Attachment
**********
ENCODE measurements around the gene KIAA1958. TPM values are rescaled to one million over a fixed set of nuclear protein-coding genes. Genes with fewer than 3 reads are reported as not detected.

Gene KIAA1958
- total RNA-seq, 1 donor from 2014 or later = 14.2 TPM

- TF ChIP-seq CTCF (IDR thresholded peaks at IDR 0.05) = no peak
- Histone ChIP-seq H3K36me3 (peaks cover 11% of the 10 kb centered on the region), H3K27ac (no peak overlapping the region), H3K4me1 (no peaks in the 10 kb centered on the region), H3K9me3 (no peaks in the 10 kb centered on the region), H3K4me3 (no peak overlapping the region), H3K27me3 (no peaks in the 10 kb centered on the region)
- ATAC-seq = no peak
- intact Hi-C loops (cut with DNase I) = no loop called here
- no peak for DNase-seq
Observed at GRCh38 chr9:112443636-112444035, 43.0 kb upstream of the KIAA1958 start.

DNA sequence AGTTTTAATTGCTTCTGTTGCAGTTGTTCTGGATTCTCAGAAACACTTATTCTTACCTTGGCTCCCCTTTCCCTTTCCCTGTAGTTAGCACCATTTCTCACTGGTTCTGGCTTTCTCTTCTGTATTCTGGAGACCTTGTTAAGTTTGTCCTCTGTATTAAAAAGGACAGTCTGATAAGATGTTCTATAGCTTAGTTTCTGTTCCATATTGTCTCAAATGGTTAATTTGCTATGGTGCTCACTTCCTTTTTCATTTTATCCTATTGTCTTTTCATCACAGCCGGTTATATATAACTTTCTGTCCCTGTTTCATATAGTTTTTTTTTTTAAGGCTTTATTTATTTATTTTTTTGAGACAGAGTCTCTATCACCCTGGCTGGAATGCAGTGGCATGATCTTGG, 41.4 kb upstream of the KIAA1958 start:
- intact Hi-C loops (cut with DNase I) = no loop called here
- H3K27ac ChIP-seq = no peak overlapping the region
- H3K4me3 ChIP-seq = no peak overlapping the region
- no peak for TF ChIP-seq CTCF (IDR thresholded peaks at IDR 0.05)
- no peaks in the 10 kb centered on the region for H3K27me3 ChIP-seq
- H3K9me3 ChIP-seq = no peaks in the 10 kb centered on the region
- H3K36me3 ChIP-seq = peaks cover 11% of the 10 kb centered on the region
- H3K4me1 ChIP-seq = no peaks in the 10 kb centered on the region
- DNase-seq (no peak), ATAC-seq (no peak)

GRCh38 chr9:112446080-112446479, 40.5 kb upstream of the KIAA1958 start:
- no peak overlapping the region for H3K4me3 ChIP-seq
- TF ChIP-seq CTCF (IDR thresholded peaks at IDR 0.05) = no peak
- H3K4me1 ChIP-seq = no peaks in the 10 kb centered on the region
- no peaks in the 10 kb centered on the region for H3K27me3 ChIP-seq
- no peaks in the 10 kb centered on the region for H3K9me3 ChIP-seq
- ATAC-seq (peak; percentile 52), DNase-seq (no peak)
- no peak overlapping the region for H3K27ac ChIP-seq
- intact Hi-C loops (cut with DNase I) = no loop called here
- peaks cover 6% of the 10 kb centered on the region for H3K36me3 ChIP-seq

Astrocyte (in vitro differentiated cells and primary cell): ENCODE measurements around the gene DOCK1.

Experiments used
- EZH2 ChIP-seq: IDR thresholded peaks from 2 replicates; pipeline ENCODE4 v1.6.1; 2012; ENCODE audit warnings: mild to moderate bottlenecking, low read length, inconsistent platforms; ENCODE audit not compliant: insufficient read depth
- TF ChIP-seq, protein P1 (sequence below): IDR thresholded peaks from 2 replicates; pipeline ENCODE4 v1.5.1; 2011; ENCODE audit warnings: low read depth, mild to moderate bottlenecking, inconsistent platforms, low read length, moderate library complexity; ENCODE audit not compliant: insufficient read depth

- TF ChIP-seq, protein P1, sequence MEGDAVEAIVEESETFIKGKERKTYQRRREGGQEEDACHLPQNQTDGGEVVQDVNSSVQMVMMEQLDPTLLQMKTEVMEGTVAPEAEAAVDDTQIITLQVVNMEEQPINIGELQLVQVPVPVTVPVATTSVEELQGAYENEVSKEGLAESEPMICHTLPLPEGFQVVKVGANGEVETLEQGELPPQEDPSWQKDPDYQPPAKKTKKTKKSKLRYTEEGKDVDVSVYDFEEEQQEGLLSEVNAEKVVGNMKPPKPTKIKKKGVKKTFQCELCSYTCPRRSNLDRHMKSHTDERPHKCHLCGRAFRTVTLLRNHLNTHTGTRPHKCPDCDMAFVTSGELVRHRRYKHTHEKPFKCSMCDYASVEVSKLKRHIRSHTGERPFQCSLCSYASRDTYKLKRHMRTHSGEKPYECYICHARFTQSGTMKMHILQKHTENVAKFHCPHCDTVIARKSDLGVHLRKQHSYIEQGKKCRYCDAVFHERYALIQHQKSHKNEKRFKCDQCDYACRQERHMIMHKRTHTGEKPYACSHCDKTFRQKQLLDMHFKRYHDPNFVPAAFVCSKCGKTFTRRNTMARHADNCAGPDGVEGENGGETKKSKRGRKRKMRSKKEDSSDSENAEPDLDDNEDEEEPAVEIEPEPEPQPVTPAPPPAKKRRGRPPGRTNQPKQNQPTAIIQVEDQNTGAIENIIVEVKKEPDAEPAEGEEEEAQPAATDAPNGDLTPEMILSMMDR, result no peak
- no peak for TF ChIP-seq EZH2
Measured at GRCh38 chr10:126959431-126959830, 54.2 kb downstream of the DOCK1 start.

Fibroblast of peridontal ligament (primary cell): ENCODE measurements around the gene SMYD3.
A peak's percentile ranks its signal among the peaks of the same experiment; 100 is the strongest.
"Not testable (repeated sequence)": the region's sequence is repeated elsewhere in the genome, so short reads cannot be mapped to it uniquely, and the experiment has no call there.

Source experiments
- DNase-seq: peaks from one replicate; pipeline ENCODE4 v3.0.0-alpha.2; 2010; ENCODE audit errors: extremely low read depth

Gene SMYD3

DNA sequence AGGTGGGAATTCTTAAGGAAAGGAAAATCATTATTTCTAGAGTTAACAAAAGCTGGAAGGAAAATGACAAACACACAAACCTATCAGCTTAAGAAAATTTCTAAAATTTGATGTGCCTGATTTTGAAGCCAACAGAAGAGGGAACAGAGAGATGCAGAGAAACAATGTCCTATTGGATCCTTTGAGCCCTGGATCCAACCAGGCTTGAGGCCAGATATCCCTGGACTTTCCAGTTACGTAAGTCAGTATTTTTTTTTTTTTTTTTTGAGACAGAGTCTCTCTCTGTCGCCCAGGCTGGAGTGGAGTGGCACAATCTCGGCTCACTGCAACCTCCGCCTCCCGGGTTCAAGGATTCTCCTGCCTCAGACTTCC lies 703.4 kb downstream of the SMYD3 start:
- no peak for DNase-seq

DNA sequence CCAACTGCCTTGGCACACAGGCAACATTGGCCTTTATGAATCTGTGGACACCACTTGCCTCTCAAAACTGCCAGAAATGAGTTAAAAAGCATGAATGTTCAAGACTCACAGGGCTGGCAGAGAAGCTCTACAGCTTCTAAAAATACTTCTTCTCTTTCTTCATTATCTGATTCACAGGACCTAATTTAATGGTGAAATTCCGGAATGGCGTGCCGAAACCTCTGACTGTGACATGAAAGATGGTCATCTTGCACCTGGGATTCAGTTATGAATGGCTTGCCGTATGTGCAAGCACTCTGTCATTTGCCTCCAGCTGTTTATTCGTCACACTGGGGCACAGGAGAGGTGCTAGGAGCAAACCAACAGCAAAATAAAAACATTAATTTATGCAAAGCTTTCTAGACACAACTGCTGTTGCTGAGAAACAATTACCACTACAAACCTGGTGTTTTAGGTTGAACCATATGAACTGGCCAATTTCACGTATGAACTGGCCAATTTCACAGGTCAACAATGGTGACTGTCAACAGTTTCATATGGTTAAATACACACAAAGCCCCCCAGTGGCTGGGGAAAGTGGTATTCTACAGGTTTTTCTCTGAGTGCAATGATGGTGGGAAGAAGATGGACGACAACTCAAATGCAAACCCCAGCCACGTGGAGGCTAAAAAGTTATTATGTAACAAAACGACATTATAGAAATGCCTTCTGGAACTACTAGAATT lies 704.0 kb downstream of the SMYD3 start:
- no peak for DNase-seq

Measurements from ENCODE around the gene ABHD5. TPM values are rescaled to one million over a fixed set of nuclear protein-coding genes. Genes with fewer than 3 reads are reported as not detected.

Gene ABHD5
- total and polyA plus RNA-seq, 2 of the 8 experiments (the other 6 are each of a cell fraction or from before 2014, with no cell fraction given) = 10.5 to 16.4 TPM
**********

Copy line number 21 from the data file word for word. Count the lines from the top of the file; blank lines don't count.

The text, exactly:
- no peak overlapping the region for H3K4me3 ChIP-seq